At the January meeting of the chapter, McGoff presented a slide and video summary about her deployment as chief nurse for the 332nd Aeromedical Evacuation Operations Team. She provided an overview of the medevac system and described some of her work in overseeing patient movement, scheduling crews, and helping to ensure the readiness of equipment.
McGoff has been in the Air National Guard for 18 years and has served in other war zones. Before this deployment, she was the Emergency Department manager of City Hospital, Martinsburg, W.Va., and now is the trauma services manager for West Virginia University Hospitals-East.
At the chapter meeting, McGoff—who is also the chapter government relations VP—received an AFA Citation from Chapter President Norman M. Haller and Membership VP Raleigh H. Watson Jr.
A golf tournament in Sacramento, Calif., last October raised $25,000 toward the C. Farinha Gold Rush Chapter’s support programs for Air Force families and for scholarships.
Lee V. Greer, chapter president, said this allowed the chapter to give $5,500 during this past holiday season to 22 Air National Guard and Reserve families who have a member deployed for the Global War on Terror. A chapter member donated another $5,000 that covered active duty Air Force families.
Some 110 players teed off at the tournament, called the “Wings of Hope Golf Classic,” held at a golf club north of Sacramento. Greer reported that the chapter raised the funds through a major corporate sponsor, Community Partners, donations, and raffles.
Post-tournament activities included a dinner, with a local former TV newsman, as master of ceremonies. In addition, retired Col. William A. Eveland was named the Wings of Hope Golf Classic honoree. He received framed artwork from the chapter to recognize his nearly 30 years of Air Force service and more than two decades as an airborne traffic reporter for a Sacramento radio station.
|At a C. Farinha Chapter meeting in California, Rick Osmun (left) receives a memento from Lt. Col. Gary Aten, chapter VP for programs. Osmun is a program manager with Sierra Nevada Corp., an electronics and manufacturing company. He presented information on airships and their potential role in ISR and showed photos from an autonomous airborne refueling demonstration.|
In Florida, the Hurlburt Chapter awarded the first scholarships from its newly established program for AFROTC cadets at the University of West Florida, based in Pensacola.
Kimberly Luzano and Angie Cox were selected from among some 65 cadets. Chapter President Dann Mattiza announced their names at a January gathering of the cadets at UWF and noted that each scholarship included $1,000, an AFA certificate, a year’s membership in AFA, and a unit coin.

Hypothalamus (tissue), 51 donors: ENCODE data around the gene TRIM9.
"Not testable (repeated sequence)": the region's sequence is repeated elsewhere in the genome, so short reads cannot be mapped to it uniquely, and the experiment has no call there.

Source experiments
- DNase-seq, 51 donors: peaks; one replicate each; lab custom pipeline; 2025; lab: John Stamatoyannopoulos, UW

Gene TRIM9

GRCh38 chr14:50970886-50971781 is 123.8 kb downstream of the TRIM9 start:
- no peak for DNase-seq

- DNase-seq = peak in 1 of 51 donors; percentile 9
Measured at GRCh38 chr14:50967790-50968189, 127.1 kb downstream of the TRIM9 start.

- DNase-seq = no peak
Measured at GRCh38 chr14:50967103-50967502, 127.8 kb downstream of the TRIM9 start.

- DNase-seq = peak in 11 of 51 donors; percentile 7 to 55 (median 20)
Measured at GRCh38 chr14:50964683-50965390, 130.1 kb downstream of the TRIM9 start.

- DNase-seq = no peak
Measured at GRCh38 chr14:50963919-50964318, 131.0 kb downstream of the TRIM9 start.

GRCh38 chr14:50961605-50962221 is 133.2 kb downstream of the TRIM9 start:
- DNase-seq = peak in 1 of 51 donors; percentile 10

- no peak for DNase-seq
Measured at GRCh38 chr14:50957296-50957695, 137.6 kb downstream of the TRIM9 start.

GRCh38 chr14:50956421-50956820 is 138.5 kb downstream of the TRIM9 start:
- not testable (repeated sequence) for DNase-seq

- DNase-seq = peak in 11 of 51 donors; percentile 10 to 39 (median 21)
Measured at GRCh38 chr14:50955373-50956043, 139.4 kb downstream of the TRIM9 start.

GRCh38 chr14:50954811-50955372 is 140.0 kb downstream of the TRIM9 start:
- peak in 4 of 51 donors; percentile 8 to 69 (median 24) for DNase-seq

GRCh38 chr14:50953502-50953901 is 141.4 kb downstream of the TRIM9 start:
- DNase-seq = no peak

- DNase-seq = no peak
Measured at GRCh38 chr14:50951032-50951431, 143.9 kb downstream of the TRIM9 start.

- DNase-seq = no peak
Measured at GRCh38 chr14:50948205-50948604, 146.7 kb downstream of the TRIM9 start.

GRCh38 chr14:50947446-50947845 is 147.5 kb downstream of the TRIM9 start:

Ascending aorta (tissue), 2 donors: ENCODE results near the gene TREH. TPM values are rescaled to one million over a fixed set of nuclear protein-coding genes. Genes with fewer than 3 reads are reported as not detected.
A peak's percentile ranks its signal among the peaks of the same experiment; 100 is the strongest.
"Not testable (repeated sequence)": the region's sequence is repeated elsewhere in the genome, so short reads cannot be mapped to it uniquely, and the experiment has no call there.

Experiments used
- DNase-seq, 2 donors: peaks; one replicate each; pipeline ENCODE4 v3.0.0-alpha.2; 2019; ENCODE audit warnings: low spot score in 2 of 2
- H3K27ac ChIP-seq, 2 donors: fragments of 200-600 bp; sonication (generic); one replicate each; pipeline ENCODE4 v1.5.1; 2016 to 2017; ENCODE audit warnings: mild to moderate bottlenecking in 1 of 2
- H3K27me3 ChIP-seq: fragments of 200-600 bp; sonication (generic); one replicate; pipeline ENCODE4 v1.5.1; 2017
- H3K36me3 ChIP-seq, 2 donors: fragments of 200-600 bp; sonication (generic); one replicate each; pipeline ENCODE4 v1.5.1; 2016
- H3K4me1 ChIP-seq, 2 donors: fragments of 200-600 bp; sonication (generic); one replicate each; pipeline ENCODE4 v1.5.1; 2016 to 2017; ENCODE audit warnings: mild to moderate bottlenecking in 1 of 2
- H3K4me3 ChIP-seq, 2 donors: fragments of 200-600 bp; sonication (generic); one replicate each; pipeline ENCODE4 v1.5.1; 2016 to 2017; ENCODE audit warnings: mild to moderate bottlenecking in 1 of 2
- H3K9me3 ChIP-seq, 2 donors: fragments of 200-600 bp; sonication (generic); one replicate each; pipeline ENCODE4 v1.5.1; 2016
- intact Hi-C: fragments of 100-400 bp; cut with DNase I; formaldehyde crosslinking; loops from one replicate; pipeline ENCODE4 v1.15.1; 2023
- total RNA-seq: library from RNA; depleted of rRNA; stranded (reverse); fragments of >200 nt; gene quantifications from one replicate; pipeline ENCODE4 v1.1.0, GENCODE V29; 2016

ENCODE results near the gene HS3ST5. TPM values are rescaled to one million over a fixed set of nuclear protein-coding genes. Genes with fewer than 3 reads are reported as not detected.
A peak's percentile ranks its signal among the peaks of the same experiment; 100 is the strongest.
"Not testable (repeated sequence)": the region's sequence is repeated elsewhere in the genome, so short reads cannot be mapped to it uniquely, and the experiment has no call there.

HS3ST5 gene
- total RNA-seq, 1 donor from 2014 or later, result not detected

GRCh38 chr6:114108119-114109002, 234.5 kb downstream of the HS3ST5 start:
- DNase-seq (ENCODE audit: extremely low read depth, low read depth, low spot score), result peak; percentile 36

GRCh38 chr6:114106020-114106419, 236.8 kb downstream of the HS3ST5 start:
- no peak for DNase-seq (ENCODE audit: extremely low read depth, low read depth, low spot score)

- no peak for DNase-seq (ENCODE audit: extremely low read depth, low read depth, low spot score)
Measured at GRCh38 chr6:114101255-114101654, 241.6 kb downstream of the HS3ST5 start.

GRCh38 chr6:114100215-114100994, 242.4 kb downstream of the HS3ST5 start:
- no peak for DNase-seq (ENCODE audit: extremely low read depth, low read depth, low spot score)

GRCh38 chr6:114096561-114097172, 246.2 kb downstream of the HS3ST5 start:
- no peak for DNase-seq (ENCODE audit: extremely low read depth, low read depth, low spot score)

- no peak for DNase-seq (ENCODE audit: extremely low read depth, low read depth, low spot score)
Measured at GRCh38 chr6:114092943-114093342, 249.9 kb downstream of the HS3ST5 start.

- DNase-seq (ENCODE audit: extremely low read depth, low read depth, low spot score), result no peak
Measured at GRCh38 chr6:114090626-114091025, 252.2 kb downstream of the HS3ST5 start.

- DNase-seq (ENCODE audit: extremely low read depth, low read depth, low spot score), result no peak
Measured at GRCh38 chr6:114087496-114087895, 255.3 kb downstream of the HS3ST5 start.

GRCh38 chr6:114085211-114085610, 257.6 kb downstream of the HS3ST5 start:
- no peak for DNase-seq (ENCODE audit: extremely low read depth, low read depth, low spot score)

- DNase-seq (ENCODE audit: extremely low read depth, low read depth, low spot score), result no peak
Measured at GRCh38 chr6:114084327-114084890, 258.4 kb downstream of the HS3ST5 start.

Mattiza said the chapter expanded its scholarship program to encompass the UWF cadets last fall, deciding to choose from among third-year AFROTC cadets who were not already on an ROTC scholarship. Luzano is the wing commander for the cadets and Cox, a prior-enlisted USAF member, is the logistics squadron commander.
More Chapter News
It was a return engagement for Clint D. Null from Lockheed Martin. In January, he spoke to a meeting of the Tarheel Chapter in N.C., providing an update on the F-35. He had spoken to the chapter in February 2006. Chapter President Joyce Feuerstein reported that this time, Null focused on the Lightning II’s multinational development effort. A retired F-4 pilot who joined Lockheed Martin to work on the Joint Strike Fighter, Null is now based in Suffolk, Va.
1st Radio Relay Sq, in Europe. Sept. 15-17 in Chattanooga, TN. Contact: John Seifert (410-833-0672 or 1-800-872-2529) (firstname.lastname@example.org).
11th, 12th, 6166th TAC Recon Sqs. Starting Nov. 1 in Miami. Contact: L. Hayes (248-651-2995) (1-800-998-1228) (email@example.com).
27th Air Transport Gp, including ferrying, transport, and service squadrons. Sept. 18-20 in Portland, OR. Contact: Fred Garcia, 6533 W. Altadena Ave., Glendale, AZ 85304-3114 (623-878-7007) (firstname.lastname@example.org).
48th FS/FIS/FTS. Sept. 24-27 in Newport News, VA. Contact: Joe Onesty, 455 Galleon Way, Seal Beach, CA 90740 (562-431-2901) (email@example.com).
61st FS, Newfoundland (1950s). Sept 4-6 in Branson, MO. Contact: Charles Christianson, PO Box 326, Monticello, MN 55362.
91st BG Memorial Assn. June 24-29 in Fullerton, CA. Contact: Jim Shepard (firstname.lastname@example.org).
98th BG/Wg Veterans Assn. Oct. 14-19 in Cincinnati. Contact: Dennis Posey, 1780 Chasewood Park Ln., Marietta, GA 30066 (770-509-7734) (email@example.com).
306th BW. Sept. 17-23 in Washington, DC. Contact: Joe Demes (321-452-4417) (firstname.lastname@example.org).
351st BG Assn., Polebrook, England, WWII. July 10-13 at the Wyndham Hotel Airport in Milwaukee. Contact: Clint Hammond, PO Box 281, Mechanicsburg, PA 17055 (717-766-1489) (email@example.com).
384th ARW Maintenance Sqs. June 27-29 at McConnell AFB, KS. Contact: Jay Stark (251-479-6620) (firstname.lastname@example.org).
6922nd Radio Group Mobile, Ashiya, Japan, including radio intercept operators and intelligence analysts. May 19-20 at Lions Gate Hotel in McClellan Airfield Park, Sacramento, CA. Contact: Jim West (email@example.com).
Malden AFB, Mo., all personnel. Sept. 18-20. Contact: R. Thorpe, 6616 E. Buss Rd., Clinton, WI 53525 (608-676-4925) (firstname.lastname@example.org).
Pennsylvania AACS alumni. July 15-17 at the Hampton Inn in DuBois, PA. Contact: Ed Rutkowski (814-371-7167).
Unit reunion notices should be sent four months ahead of the event to email@example.com, or mail notices to “Unit Reunions,” Air Force Magazine, 1501 Lee Highway, Arlington, VA 22209-1198. Please designate the unit holding the reunion, time, location, and a contact for more information. We reserve the right to condense notices.
On deployment to Iraq, ANG Lt. Col. Edythe McGoff stands in front of a concrete T-barrier that protected her office there. McGoff is a Northern Shenandoah Valley Chapter (Va.) member. She spoke to a recent chapter meeting about her four-month 2007 deployment to Iraq as chief nurse with the 332nd AEOT.
Dann Mattiza, president of the Hurlburt Chapter (Fla.), speaks about AFA to the AFROTC cadet corps at the University of West Florida. He then presented chapter scholarships.
Contributions to “AFA National Report” should be sent to Air Force Magazine, 1501 Lee Highway, Arlington, VA 22209-1198. Phone: (703) 247-5828. Fax: (703) 247-5855. E-mail: firstname.lastname@example.org. Digital images submitted for consideration should have a minimum pixel count of 900 by 1,500 pixels.